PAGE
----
The following Employment Tax guidance note Produced by Tolley provides comprehensive and up to date tax information covering:
As from 6 April 2017, where a public sector body uses the services of an individual supplied by an intermediary such as a personal service company (PSC) or a managed service company (MSC), that public sector body and any other intermediary in the supply chain, such as an employment agency, have to consider whether the public sector version of the IR35 rules applies. See Simon’s Taxes E4.1040.
A report (Review of the changes to the off-payroll working rules) was published in February 2020 and has resulted in a number of tweaks to the rules from 6 April 2021 as well as confirmation of HMRC approaches to compliance with the rules.
From April 2021, these rules will apply to large and medium businesses in the private sector. From this date, there will be a number of tweaks to the rules that will apply to both the private and public sectors.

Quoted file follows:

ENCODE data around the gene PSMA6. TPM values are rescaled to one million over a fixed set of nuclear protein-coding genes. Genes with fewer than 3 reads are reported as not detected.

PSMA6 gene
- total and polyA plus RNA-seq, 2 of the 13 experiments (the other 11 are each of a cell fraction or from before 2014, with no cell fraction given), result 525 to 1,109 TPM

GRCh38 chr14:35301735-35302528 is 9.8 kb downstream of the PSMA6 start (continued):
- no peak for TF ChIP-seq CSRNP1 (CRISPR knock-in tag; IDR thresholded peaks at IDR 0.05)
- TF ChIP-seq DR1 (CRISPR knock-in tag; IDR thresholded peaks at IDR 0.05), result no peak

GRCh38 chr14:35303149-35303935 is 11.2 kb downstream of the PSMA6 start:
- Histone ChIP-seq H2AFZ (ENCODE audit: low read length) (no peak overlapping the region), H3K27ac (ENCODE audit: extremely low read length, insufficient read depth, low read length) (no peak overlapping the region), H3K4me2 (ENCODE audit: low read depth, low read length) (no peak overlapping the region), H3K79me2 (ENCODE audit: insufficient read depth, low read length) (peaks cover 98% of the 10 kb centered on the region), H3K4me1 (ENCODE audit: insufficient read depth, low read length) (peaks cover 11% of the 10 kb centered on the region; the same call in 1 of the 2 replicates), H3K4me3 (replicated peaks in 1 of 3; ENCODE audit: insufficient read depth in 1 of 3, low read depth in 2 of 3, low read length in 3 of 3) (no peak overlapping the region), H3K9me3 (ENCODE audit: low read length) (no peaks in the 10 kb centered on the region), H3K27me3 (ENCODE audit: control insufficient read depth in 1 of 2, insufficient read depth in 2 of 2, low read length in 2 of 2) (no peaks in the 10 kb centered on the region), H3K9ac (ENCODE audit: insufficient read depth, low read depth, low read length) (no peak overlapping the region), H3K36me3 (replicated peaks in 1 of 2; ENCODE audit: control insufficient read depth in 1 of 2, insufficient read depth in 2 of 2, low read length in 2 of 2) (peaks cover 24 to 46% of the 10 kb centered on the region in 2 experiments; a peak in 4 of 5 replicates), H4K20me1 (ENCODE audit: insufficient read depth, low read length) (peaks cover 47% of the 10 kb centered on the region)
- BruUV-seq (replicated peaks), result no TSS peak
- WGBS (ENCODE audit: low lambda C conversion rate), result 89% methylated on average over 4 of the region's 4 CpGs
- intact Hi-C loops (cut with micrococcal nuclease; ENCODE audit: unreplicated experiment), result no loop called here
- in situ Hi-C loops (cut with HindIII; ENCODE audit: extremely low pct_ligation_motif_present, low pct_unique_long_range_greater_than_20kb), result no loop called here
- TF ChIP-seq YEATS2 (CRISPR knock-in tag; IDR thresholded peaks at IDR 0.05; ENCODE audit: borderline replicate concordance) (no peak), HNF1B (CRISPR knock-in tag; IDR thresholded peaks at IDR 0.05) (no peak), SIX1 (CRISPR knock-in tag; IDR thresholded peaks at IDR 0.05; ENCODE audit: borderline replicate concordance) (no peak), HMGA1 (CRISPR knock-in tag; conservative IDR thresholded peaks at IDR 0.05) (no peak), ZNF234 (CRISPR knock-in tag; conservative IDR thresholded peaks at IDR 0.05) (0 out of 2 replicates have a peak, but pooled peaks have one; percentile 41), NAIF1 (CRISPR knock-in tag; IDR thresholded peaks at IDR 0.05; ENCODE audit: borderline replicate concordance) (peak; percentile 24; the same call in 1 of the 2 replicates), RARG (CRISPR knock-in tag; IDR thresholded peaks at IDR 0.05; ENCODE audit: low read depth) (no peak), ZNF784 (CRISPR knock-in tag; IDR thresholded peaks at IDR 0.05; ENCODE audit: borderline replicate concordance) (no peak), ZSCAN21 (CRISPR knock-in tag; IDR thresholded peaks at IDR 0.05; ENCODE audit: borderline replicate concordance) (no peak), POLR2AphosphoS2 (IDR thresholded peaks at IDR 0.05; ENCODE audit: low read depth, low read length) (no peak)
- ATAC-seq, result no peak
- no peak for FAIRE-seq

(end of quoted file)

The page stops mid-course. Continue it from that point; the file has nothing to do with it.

Normally, where a worker provides their services to an end client through an intermediary such as a PSC or an MSC, it is up to the intermediary to decide whether or not the worker would be an employee or office-holder of the client if the worker were engaged directly. If the worker would be an employee or office-holder (often referred to as being ‘caught by IR35’), then the PSC or MSC has to calculate the deemed employment payment which it is treated as making to the worker and it has to account to HMRC for income tax and NIC in respect of the deemed payment. For more on these rules, see the Anti-avoidance rules ― off payroll working (IR35) and MSCs ― overview guidance notes.
Where the end client is a public sector body, the decision as to whether the worker would be an employee or office-holder if engaged directly rests instead with the public sector body.
The responsibility for calculating a payment deemed to be made to the worker (the ‘deemed direct
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